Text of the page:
The Book of Judith is a book found in the collection of writings called the Apochrypha or Deuterocanonical Books, which the Catholic and Orthodox Churches accept as inspired Scriptures, though most Protestant groups do not. It was also not considered part of the Jewish Scriptures, though it appears in the collection of writings in the Septuagint (the Greek translation of the Old Testament books).
The original language of the Book of Judith was Hebrew, Aramaic, or Greek. When Jerome translated the Latin Vulgate he recorded that his translation of the Book of Judith was from an Aramaic version. It was likely written in the late second to early first century BC.
The contents of the Book of Judith include 16 chapters covering two main sections. The first half, chapters one through seven, covers the threat against Israel by King Nebuchadnezzar. The second half shares the account of Judith and her valiant efforts to save the Jewish people.
The story includes Nebuchadnezzar's powerful military takeover of the nations. When his army approaches Israel, the nation shakes in fear. His Babylonian commander Holofernes eventually comes to the village of Bethulia where the Jewish leader Achoir has failed and the people want to surrender to Babylon.
Chapter eight then introduces Judith and her plans to save Israel. A widow once married to a man named Manasses, she leaves the village with her maid to befriend Holofernes. Judith befriends this enemy leader and promises to provide him information regarding the Israelites. However, after he becomes drunk in his tent, Judith is permitted to visit and beheads him when he passes out. She returns to her village with his head and is celebrated by the Jewish people. The enemies flee in defeat. Many seek Judith for marriage, but she remains unmarried.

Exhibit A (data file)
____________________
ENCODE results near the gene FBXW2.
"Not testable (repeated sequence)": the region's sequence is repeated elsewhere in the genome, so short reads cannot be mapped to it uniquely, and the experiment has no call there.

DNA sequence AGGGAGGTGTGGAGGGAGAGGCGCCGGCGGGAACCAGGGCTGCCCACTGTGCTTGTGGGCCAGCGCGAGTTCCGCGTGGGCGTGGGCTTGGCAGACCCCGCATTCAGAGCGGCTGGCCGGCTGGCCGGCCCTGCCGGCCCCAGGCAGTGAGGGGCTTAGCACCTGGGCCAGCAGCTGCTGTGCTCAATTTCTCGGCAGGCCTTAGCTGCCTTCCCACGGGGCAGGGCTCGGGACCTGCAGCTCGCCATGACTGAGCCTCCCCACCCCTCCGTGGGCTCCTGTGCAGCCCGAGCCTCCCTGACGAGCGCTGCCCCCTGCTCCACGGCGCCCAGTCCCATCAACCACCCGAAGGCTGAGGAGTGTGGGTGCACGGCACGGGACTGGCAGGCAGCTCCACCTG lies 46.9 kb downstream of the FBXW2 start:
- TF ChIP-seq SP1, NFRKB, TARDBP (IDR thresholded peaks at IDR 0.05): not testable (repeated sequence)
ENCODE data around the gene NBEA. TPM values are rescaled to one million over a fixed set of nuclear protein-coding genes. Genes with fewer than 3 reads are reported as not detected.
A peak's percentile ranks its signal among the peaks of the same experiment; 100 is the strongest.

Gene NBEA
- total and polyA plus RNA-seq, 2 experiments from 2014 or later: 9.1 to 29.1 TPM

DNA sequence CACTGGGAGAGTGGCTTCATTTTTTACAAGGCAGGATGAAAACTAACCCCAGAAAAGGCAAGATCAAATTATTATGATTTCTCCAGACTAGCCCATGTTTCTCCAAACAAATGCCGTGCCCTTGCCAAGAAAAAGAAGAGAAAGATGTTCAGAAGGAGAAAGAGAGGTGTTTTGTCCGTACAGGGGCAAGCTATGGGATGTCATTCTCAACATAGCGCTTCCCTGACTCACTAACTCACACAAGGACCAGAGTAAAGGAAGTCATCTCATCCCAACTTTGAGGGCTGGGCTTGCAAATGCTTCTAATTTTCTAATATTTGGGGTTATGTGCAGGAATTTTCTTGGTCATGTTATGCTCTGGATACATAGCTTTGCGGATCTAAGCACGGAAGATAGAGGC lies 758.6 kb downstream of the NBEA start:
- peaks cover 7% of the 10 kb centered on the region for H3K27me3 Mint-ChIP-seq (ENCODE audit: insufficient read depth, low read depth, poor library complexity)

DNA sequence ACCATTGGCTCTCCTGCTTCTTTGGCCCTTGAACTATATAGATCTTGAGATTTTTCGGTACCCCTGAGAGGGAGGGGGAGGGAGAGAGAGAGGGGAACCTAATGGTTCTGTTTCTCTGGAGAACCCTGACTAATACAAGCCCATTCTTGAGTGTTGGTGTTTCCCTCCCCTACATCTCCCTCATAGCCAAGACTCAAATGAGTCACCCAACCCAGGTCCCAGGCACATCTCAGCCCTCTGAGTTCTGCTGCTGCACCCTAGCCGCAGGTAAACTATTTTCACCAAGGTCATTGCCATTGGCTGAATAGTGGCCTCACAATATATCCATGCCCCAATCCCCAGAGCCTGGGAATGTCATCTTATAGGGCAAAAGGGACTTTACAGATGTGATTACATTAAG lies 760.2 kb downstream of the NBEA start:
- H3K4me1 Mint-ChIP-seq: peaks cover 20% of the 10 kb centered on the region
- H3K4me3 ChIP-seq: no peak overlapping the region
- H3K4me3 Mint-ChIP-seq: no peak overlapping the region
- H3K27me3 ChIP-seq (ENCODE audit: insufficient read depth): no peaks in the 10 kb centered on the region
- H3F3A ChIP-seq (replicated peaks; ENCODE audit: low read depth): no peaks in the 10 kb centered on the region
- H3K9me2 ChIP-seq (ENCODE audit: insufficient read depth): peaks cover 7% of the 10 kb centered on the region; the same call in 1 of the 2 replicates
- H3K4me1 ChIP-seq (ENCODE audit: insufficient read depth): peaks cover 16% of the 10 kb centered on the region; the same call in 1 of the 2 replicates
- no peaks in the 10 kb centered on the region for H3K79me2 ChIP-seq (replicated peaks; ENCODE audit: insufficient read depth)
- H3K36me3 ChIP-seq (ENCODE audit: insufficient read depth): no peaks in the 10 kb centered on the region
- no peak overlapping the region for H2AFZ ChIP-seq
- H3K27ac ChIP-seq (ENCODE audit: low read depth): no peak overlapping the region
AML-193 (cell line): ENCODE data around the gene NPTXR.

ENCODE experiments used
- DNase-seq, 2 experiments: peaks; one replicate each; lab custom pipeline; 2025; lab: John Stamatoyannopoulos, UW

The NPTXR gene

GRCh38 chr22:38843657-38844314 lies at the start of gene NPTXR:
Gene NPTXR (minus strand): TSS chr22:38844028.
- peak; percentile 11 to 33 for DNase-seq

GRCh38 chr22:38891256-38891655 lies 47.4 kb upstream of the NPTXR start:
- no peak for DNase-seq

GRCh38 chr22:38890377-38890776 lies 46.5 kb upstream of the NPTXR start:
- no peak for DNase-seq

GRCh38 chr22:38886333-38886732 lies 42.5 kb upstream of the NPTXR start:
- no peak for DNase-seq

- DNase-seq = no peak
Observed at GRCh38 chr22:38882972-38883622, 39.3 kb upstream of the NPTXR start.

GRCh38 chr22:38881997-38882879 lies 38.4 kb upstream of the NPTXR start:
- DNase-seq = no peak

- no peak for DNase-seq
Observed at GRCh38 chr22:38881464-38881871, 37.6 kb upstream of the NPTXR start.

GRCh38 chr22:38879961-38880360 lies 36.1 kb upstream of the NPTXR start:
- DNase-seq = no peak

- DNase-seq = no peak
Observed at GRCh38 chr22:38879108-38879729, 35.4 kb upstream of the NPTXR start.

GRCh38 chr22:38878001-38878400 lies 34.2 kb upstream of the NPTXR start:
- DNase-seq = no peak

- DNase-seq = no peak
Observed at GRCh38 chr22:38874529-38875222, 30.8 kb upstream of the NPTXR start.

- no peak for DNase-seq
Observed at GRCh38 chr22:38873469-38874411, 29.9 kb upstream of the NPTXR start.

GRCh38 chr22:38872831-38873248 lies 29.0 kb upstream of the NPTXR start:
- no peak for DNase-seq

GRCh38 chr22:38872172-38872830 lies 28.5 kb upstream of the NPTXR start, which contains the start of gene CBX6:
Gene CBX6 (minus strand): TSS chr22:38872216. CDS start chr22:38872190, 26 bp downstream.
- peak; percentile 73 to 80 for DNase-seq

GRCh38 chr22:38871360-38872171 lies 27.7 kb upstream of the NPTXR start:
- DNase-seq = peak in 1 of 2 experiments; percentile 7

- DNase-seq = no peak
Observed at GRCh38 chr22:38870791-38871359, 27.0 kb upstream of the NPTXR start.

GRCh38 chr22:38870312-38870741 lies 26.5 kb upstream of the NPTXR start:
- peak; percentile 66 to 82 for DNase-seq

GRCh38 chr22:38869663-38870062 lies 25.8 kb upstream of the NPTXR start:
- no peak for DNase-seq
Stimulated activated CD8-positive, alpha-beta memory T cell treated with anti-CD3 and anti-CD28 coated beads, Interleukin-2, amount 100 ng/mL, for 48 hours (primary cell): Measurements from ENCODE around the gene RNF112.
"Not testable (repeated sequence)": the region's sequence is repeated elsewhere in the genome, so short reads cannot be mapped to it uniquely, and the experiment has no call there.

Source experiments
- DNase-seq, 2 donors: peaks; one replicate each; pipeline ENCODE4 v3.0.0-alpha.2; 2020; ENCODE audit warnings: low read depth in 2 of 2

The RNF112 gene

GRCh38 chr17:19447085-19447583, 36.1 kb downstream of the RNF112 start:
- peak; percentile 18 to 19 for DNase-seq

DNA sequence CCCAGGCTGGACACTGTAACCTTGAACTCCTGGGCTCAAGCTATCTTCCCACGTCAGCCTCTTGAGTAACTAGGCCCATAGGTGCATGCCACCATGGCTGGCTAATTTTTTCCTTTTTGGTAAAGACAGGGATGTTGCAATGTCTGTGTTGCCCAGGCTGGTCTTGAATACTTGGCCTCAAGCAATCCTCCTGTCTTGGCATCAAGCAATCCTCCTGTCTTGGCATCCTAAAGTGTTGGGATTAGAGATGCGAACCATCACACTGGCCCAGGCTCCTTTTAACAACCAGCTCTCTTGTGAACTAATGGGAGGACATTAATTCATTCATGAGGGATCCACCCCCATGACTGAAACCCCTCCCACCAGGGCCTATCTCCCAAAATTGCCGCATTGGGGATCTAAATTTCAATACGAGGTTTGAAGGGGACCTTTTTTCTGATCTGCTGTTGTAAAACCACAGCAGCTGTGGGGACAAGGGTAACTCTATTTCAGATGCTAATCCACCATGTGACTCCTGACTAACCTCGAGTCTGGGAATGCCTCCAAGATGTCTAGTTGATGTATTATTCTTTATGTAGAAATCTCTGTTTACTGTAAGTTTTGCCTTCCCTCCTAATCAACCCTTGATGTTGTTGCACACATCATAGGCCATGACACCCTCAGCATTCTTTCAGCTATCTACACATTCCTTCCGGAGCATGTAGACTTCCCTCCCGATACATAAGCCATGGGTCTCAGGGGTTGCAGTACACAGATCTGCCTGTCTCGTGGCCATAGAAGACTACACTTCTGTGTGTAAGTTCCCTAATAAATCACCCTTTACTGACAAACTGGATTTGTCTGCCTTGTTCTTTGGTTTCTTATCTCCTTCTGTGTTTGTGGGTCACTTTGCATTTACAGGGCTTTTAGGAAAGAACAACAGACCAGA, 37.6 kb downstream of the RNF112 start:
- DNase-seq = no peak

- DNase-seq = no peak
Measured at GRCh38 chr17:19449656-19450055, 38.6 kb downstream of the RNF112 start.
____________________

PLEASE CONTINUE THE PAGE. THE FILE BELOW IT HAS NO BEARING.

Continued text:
Though a noble story in many regards, concerns are often expressed due to certain statements. For example, Nebuchadnezzar was said to have ruled over Assyria from Nineveh (he was actually King of Babylon). The time of the story's events also took place when Nineveh would have already been destroyed. As a result, some suggest the account is fictional, while others accept the basic story while disputing certain historical weaknesses.
While not part of the inspired words of the Old or New Testaments, the Book of Judith includes many positive aspects regarding biblical principles. The theme of trusting God in times of hopelessness is a noble one repeated in many biblical accounts, ranging from Moses and the Exodus to Joshua at the Battle of Jericho, Gideon's army, David and Goliath, and Esther and Haman's plot.
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